If you keep writing, you’ll get better, so don’t stress yourself over it.

        At least, that’s what I tell myself, and I think it’s working! And that leads us to…

        Robert_Benchley

           

          It took me fifteen years to decide if this quote ticked me off or made me feel better.

          But he’s got a good point, don’t think about it – do it.

          Advertising

          Ray-Bradbury-quote

             

            Practice and persistence is the key to victory. Don’t give up, keep going, keep writing!

            edgar-rice-quote

               

              That’s the truth of it, isn’t it? Be compelling, tell an interesting story and the rest will take care of itself.

              We tend to put way too much pressure on ourselves to be perfect, to dot every i and cross every t, and yet, what we should concern ourselves with is writing a good story.

              Let the editors edit. All you need to concern yourself with is writing something remarkable. This leads me to my final quote for this post…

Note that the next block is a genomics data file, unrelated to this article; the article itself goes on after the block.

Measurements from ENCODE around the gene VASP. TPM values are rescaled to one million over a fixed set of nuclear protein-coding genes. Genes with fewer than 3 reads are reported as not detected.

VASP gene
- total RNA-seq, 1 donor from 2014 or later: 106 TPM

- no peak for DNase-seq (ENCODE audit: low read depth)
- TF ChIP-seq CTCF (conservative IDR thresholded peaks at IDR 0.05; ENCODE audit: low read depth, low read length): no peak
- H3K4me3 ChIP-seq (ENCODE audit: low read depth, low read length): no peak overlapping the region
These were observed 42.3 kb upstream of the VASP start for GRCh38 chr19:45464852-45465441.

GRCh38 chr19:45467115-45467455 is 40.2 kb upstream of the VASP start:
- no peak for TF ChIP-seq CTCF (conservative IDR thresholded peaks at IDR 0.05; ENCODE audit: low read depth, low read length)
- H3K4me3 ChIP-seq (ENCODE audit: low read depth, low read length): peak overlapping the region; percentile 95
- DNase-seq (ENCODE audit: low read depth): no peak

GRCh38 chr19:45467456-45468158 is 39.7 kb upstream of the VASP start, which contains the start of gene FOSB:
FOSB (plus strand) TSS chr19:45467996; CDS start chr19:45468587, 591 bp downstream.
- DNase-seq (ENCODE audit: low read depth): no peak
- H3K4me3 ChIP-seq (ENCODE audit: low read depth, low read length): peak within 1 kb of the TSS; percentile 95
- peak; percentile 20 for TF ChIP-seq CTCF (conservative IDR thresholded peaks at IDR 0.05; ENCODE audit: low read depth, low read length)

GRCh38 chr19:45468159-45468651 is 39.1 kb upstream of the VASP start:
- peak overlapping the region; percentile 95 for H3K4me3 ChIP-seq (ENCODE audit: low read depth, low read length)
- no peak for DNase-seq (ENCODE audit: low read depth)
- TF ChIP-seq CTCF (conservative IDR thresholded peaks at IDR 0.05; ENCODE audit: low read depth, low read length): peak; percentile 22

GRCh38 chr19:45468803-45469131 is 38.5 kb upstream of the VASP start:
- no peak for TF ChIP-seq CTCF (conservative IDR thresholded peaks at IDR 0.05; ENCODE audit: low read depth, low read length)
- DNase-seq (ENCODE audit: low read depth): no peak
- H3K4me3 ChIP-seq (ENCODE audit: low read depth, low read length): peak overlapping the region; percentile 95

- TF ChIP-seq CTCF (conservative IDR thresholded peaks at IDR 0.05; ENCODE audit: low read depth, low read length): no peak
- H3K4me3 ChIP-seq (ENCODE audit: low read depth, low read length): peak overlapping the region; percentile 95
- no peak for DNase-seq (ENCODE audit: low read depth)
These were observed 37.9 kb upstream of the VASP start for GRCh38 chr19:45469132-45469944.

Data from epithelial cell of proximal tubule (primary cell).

Advertising

              kingsolver-quote

                 

                 You’ve got something remarkable to say, so say it!

                I hope you enjoyed these quotes, now it’s your turn…

                Bryan Hutchinson is the author of Positive Writer, an award winning blog for writers and all creatives who struggle from time to time with confidence and trust in their ability to create work that matters.

                Quotes About Writing and Overcoming Doubt | Positive Writer

                More by this author

                Siobhan Harmer

                Siobhan is a passionate writer sharing about motivation and happiness tips on Lifehack.

                9 Simple Ways to Always Stay Positive 10 Reasons Why Following Your Passion Is More Important Than Money This Chart Shows You Where And Why Emotional Pain Becomes Physical Discomfort 30 Brilliant Camping Hacks I Wish I Knew Earlier 20 Fascinating Webcams You Can Watch Online Right Now

                Trending in Lifestyle

                1 7 Simple Rules to Live by to Get in Shape in Two Weeks 2 How to Find Purpose in Life and Make Yourself a Better Person 3 How to Be Happy in Life? 25 Ways to Make Your Life Happier 4 4 Ways to Deal With Big Life Changes in a Positive Way 5 7 Helpful Reminders When You Want to Make Big Life Changes

                Read Next